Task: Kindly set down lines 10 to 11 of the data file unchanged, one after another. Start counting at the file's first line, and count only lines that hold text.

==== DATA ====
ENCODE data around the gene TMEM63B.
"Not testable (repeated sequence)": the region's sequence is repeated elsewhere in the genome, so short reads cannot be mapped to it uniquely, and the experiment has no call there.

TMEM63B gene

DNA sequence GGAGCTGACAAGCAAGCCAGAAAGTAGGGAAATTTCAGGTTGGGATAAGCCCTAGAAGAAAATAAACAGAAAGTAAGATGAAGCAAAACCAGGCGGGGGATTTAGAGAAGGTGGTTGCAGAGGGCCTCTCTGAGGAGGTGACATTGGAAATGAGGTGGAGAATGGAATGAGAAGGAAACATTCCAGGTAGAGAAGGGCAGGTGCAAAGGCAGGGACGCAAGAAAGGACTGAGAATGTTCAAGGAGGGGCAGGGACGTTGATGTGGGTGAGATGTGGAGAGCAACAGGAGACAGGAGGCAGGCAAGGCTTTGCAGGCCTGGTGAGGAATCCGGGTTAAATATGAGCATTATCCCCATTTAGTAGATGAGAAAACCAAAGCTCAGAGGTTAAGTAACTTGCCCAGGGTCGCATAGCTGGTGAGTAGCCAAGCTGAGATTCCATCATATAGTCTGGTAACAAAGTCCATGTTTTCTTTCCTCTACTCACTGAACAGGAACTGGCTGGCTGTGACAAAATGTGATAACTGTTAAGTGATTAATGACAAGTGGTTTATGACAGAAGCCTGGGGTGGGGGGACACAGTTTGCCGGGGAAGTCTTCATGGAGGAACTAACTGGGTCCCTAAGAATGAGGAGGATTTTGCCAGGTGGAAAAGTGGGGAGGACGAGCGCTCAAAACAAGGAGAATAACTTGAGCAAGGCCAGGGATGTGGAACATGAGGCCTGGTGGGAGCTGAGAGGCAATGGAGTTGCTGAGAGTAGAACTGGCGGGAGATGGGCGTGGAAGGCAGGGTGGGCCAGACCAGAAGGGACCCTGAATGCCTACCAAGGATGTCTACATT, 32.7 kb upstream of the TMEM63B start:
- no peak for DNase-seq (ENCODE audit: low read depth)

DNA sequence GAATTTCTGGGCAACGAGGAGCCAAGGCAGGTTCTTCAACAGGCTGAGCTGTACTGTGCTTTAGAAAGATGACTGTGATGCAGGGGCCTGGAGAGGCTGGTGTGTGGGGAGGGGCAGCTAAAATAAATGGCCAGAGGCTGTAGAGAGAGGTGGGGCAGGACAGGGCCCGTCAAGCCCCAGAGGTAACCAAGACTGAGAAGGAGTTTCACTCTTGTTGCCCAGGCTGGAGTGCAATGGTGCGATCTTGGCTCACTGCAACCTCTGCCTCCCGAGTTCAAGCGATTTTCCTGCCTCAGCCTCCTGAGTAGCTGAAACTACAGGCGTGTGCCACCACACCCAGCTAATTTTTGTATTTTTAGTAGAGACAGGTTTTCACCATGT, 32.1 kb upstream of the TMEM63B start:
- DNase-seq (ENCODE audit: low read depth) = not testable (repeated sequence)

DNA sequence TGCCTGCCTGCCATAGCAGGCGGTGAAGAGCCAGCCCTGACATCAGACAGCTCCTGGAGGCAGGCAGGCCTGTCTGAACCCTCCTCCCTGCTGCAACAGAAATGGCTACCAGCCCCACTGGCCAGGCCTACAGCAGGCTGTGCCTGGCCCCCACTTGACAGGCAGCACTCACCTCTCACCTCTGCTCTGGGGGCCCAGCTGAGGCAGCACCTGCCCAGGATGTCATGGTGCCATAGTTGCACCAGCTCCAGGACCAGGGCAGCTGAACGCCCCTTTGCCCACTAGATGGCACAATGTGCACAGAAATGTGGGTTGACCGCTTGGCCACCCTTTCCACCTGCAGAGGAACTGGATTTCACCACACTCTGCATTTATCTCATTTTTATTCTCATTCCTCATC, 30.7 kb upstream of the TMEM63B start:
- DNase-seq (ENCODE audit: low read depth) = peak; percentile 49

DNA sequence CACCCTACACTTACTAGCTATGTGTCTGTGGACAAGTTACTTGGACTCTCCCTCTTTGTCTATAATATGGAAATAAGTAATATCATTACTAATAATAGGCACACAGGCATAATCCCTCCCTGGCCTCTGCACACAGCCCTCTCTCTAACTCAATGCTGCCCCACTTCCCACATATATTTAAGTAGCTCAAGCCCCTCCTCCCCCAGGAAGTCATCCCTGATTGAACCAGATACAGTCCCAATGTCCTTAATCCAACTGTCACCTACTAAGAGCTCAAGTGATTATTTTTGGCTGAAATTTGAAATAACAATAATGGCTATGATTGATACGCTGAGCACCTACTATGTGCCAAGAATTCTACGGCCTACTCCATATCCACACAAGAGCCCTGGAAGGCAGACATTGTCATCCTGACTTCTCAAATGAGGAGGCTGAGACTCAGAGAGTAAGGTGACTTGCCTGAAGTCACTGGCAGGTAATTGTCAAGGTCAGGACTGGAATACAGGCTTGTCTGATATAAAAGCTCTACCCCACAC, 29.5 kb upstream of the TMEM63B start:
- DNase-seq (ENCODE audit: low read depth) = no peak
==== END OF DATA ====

DNA sequence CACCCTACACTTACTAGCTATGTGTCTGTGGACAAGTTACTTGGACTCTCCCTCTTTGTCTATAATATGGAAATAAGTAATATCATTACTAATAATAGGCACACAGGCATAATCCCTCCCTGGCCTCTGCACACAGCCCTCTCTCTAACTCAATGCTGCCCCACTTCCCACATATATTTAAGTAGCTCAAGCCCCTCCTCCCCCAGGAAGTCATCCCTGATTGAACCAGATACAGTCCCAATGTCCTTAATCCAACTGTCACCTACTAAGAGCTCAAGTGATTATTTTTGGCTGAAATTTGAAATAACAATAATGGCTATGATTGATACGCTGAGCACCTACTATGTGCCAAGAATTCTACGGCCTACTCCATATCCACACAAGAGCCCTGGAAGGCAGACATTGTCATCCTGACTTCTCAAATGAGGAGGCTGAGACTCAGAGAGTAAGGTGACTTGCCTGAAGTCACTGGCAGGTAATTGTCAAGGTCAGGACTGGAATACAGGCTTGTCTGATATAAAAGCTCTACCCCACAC, 29.5 kb upstream of the TMEM63B start:
- DNase-seq (ENCODE audit: low read depth) = no peak